The big question mark in this fight is how Cote will perform after a serious knee injury and over a year and a half out of the game. If you go by his form before his injury then he should be the favorite here, but his lengthy layoff cancels out much of that good work and leaves nagging doubts about how he’ll perform. His camp insist he’s looked good in training and Cote himself has appeared confident in the days leading up to the fight, but we’ll only know for sure on the night.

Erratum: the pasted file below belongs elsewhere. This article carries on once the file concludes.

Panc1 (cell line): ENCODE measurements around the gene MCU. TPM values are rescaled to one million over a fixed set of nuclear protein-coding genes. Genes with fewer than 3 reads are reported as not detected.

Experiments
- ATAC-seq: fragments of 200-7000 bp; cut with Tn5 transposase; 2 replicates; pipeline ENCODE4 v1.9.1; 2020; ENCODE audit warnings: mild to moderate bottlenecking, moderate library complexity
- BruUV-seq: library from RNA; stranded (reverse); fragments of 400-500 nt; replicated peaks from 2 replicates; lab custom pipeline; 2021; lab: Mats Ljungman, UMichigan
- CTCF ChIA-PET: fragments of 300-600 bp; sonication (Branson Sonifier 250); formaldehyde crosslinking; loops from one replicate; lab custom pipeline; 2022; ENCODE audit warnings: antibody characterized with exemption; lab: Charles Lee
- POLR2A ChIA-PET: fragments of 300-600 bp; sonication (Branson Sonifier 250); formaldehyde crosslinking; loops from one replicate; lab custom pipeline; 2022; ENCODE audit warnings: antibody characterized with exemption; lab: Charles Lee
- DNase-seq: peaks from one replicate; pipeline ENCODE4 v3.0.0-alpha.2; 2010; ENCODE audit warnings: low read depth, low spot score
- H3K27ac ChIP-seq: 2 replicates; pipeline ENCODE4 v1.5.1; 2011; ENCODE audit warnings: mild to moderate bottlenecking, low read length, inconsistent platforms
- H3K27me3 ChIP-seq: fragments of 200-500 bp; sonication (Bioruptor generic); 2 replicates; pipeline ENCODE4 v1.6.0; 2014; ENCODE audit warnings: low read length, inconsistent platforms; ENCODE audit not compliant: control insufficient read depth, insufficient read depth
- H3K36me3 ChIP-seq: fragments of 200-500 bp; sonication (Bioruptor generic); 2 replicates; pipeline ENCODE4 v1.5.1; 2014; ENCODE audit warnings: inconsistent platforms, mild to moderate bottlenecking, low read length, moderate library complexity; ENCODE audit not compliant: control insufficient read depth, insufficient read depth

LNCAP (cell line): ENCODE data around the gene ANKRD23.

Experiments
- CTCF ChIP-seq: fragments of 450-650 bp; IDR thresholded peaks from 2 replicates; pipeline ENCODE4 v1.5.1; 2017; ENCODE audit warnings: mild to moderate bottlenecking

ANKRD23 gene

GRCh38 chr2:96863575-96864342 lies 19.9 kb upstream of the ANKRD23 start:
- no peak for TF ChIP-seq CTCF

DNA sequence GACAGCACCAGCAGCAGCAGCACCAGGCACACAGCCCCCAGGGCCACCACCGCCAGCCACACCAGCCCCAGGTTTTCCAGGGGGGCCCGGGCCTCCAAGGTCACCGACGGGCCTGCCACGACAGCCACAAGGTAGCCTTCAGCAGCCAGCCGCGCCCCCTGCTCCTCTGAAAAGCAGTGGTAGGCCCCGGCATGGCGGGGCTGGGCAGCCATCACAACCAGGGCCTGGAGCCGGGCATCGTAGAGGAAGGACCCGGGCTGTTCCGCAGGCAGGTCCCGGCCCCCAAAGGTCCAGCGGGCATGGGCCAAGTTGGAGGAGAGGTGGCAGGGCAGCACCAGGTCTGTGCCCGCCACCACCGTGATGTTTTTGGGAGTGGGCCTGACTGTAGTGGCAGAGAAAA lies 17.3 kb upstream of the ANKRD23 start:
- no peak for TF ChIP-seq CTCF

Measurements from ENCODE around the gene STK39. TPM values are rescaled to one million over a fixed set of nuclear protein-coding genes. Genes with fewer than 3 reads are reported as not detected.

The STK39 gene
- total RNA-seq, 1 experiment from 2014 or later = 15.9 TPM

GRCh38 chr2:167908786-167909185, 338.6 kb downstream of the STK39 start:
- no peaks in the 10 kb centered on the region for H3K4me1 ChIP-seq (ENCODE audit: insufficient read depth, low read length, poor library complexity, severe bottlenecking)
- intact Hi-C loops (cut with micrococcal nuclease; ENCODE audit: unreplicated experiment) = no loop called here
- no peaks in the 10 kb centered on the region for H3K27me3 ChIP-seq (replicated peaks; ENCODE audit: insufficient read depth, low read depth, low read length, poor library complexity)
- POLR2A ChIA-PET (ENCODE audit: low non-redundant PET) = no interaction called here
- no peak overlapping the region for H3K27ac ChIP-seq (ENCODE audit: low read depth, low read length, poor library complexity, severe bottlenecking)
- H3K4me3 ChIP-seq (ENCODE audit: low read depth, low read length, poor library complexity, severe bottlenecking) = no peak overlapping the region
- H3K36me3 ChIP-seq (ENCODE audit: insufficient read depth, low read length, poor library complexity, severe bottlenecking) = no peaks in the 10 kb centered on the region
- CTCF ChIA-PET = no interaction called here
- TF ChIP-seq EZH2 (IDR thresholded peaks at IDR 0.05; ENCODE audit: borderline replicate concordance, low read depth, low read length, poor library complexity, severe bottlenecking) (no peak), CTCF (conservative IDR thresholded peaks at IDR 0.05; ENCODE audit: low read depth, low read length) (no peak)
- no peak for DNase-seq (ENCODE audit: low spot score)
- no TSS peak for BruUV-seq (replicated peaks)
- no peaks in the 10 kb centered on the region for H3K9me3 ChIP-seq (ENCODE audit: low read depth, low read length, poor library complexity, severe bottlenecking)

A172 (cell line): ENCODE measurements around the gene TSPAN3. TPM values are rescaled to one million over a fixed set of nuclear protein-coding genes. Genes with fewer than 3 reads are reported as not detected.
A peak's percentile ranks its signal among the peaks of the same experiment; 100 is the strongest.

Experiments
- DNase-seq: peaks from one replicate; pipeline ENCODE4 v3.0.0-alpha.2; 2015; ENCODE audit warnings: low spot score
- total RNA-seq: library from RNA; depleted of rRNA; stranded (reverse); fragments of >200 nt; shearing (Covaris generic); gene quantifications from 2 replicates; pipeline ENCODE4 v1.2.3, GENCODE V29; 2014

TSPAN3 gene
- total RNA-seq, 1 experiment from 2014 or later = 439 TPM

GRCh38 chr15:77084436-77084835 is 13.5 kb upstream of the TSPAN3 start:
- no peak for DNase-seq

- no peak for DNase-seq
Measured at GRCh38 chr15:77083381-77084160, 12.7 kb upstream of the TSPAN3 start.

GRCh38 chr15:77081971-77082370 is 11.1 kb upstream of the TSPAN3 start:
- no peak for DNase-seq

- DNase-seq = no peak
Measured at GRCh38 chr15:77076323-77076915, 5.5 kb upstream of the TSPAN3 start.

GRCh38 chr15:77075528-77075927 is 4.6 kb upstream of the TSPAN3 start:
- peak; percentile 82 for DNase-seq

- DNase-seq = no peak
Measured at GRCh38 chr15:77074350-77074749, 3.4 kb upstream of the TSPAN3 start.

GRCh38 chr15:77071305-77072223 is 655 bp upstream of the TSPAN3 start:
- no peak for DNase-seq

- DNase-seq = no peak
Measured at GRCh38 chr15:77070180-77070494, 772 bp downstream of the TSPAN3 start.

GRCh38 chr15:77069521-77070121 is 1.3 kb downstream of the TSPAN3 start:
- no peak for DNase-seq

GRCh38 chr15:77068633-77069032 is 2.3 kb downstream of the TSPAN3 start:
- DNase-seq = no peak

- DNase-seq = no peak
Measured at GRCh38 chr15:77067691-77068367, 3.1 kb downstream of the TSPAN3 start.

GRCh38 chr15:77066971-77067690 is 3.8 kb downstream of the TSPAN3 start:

To be fair though Belcher continues to be a somewhat hot and cold fighter so your never really sure which version of ‘The Talent’ is going to show up either.


This is another tricky fight to predict. In the end I’ll go with my gut feeling which is that Belcher will outstrike Cote early in the fight but will struggle to finish him. In his efforts to do so he’ll leave his defenses open giving Cote the opportunity to land a more telling blow that changes the course of the fight.

I’m going for Patrick Cote to win by TKO in the second round.


Tom Lawlor vs. Tim Credeur

Jonathan Goulet vs. Marcus Davis

Yoshiyuki Yoshida vs. Mike Guymon

Joey Beltran vs. Tim Hague

TJ Grant vs. Johny Hendricks

Jason MacDonald vs. John Salter